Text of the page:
Begin dit jaar heeft OLPC in twee afgelegen dorpen in Ethiopië een stuk of wat kartonnen dozen met in totaal 1.000 van deze, kindbestendige, super-goedkope ($100 per stuk) tablets achtergelaten.
Op dvice.com worden de dorpen als volgt omschreven:
Just to give you a sense of what these villages in Ethiopia are like, the kids (and most of the adults) there have never seen a word. No books, no newspapers, no street signs, no labels on packaged foods or goods. Nothing. And these villages aren't unique in that respect; there are many of them in Africa where the literacy rate is close to zero. So you might think that if you're going to give out fancy tablet computers, it would be helpful to have someone along to show these people how to use them, right?Dit is wat er volgens Negroponte daarna gebeurde:
But that's not what OLPC did. They just left the boxes there, sealed up, containing one tablet for every kid in each of the villages (nearly a thousand tablets in total), pre-loaded with a custom English-language operating system and SD cards with tracking software on them to record how the tablets were used.
"We left the boxes in the village. Closed. Taped shut. No instruction, no human being. I thought, the kids will play with the boxes! Within four minutes, one kid not only opened the box, but found the on/off switch. He'd never seen an on/off switch. He powered it up. Within five days, they were using 47 apps per child per day. Within two weeks, they were singing ABC songs [in English] in the village. And within five months, they had hacked Android. Some idiot in our organization or in the Media Lab had disabled the camera! And they figured out it had a camera, and they hacked Android."Het idee is natuurlijk fascinerend: hoe veel kunnen kinderen leren door uit nieuwsgierigheid gewoon te spelen? Negroponte omschrijft dit zo:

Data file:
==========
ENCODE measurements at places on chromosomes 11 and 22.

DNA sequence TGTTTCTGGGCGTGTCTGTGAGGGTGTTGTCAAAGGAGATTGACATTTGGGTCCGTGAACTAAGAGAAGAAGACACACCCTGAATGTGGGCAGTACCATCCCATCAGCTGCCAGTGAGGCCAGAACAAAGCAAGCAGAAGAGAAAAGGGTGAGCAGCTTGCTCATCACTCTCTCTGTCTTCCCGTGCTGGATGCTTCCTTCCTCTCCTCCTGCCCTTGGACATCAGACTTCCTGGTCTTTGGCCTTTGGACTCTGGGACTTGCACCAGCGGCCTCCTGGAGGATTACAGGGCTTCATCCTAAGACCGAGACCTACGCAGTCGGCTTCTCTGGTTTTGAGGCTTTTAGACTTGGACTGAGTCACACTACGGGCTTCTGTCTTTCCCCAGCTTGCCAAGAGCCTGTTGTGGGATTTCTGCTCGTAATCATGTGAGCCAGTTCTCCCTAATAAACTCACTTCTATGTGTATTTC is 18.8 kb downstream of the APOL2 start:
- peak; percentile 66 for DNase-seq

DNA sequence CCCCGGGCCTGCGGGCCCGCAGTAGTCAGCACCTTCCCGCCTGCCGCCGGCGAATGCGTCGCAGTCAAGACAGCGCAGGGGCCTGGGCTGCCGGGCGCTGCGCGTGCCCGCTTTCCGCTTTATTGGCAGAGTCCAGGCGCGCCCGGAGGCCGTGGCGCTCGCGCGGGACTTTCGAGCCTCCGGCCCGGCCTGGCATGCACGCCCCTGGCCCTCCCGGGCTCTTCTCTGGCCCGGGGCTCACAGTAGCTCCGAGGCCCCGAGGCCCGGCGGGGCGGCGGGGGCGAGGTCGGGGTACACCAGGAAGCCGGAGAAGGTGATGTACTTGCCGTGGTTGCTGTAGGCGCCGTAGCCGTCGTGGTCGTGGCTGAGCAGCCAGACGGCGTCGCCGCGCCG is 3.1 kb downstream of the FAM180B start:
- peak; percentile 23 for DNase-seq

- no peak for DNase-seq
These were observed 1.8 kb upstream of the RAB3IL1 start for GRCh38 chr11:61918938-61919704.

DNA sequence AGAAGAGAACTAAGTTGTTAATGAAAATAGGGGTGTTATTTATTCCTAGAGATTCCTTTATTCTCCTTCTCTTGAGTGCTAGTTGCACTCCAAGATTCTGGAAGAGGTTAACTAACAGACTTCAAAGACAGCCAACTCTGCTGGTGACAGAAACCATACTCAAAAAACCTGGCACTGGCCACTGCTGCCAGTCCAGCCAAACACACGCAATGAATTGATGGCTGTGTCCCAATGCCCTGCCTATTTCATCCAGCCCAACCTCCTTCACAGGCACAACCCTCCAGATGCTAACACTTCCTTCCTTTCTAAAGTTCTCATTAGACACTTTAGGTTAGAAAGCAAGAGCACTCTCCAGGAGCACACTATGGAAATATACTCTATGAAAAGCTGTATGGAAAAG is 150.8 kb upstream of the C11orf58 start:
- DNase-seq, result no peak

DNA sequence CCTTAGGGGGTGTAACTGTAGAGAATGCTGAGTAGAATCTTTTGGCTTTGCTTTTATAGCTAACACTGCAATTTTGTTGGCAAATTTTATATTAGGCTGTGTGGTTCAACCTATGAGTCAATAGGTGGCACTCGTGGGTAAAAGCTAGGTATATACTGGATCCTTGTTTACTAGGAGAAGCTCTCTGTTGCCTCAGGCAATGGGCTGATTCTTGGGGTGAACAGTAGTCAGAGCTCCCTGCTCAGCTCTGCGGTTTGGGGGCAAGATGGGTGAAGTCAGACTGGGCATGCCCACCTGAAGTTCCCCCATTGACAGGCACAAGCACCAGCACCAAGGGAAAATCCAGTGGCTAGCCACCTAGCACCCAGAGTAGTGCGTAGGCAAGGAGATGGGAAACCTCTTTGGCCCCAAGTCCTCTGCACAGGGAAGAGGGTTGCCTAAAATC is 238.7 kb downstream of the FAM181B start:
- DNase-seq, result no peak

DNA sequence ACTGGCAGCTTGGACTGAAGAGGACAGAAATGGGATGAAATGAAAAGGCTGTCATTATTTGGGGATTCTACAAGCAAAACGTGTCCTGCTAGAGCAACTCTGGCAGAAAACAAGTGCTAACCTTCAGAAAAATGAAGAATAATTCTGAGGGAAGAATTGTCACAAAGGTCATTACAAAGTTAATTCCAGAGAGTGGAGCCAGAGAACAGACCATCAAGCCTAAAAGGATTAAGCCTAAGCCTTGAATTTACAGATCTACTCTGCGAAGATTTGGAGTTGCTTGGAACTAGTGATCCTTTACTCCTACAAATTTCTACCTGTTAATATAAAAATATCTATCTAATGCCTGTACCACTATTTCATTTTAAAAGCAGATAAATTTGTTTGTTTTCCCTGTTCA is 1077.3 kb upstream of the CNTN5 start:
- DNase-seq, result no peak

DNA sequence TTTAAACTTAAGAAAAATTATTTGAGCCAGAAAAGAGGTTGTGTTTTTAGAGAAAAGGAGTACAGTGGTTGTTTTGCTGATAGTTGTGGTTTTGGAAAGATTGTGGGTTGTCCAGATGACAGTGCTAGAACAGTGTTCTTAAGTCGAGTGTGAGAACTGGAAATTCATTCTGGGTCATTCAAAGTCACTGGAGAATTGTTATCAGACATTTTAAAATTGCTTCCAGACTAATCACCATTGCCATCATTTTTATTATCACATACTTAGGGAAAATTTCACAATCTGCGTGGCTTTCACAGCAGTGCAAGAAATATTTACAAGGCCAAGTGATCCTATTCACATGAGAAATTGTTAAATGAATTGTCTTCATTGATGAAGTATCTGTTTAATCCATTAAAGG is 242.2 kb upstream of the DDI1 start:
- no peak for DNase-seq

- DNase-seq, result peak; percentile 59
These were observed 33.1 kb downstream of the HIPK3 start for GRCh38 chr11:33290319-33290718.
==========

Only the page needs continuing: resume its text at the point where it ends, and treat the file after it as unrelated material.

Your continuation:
Will this lead to deep reading? The votes are still out. But if a child can learn to read, he or she can read to learn. If these kids are reading at, say, a third-grade level in 18 months, that would be transformational.Dat zijn goede vragen om te onderzoeken, maar...
Whether this can happen has yet to be proved. But not only will the results tell us how to reach the rest of the 100 million kids much faster than we can by building schools and training teachers, they should also tell us a great deal about learning in the developed world. If kids in Ethiopia learn to read without school, what does that say about kids in New York City who do not learn even with school?
The message will be very simple: children can learn a great deal by themselves. More than we give them credit for. Curiosity is natural, and all kids have it unless it is whipped out of them, often by school. Making things, discovering things, and sharing things are keys. Having massive libraries of explicative material like modern-day encyclopedias or textbooks is fine. But such access may be much less significant than building a world in which ideas are shaped, discovered, and reinvented in the name of learning by doing and discovery.
|Self-taught: Children in Ethiopia are learning to use tablets distributed by OLPC.|
Photos courtesy of Matt Keller
Wat hebben die kinderen er aan om in het Engels een ABC-liedje te kunnen zingen?
Is het niet erg arrogant, misschien wel "imperialistisch" om op deze manier te onderzoeken hoe kinderen leren?
En is Engels kunnen lezen dan echt het belangrijkste?
Ik ben er nog altijd niet uit...